After the one of the best starts to the ski season for several years, it looks like 2011 will be going out with a bang! Many alpine ski resorts are expecting something in the region of 80 - 110cms of snow over the next 3 days. There are already record snow depths, great conditions and snow cover even in lower resorts.
This all means that Europe is well and truly set up for this ski season!
If you're going to be skiing when the snow is falling and the fog is closing in around you take a look through our top tips for skiing when visibility is limited.
1. Wear goggles not glasses. Goggles really are the best kind of eyewear for white out conditions. If you really must wear glasses then look for glasses with interchangeable lenses. When skiing in heavy snowfall you will usually be experiencing "flat light" - this is when you can't make out any contours of the snow beneath you. Red, pink or orange/yellow tinted lenses will help.
2. Ski/board where there's trees. Skiing above approximately 1800-2000m (in Europe) means that you'll be skiing above the treeline. So there are fewer "landmarks" around to provide definition to your surroundings. Staying a bit lower, in and around tree-lined areas help to provide that definition so it will be easier to see where you're going.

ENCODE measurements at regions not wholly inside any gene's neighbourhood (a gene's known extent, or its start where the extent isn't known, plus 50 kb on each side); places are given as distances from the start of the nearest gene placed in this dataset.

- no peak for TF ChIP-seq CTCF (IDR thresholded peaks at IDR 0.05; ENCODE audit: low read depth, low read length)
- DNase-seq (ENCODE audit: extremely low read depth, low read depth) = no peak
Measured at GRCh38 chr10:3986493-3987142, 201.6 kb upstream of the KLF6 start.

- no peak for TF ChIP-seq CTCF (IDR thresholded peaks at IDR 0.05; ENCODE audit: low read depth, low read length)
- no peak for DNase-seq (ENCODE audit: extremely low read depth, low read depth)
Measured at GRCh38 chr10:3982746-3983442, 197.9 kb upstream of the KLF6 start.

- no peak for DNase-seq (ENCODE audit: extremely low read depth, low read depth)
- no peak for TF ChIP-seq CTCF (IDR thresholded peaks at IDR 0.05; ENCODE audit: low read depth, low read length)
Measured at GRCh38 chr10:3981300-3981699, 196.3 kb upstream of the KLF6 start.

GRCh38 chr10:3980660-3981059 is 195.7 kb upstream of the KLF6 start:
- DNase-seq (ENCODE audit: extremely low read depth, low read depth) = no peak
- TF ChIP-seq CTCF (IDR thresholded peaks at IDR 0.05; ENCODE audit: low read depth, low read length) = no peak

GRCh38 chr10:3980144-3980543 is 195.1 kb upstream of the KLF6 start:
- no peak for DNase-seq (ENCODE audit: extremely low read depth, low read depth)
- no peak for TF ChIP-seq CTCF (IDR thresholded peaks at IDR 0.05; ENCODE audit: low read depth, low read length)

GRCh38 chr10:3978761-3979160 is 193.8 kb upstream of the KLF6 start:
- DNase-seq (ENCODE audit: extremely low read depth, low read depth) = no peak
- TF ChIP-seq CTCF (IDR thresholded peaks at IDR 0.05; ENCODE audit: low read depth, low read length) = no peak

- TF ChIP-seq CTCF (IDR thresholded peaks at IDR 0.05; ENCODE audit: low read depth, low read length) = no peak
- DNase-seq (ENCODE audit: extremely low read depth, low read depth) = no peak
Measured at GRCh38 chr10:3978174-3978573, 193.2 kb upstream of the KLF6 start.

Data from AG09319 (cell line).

3. Keep the piste markers in sight. If you're high up and in very thick fog it can be disorientating. Keeping sight of the piste markers at the edge of the piste will guide you. Piste markers on the right hand side of the piste have orange or yellow tips - whilst those on the opposite side are all one colour ie the colour of the piste; red, blue, green etc.
4. Do not venture off piste. It may be tempting when you know that there's untracked powder all around you, but as a general rule of thumb in poor visibility - stick to what you know. Foggy, white-out weather means you can't see holes, bumps, rocks, drop offs. Fresh snowfall can easily disguise hazards. If you don't know the area - and even if you think you do - stay on piste.
5. Buddy up. It's always best not to ski alone in extreme white out conditions - at the very least make sure you let people know where you're going.
There can be some great aspects to skiing in a white out. The first few piste runs are often the best of the day - a layer of fresh snow on top of a smoothly pisted run can be the closest thing to heaven on a foggy, snowy day. Get there before anyone else and you'll have had the best skiing of the day!
After that it's also a great opportunity to work on your technique and will provide challenges that you won't get on a sunny, blue sky day.
We all love fairweather skiing - but white out skiing and snowboarding is just as much part of the mountain experience. It's just Mother Nature reminding us who's boss!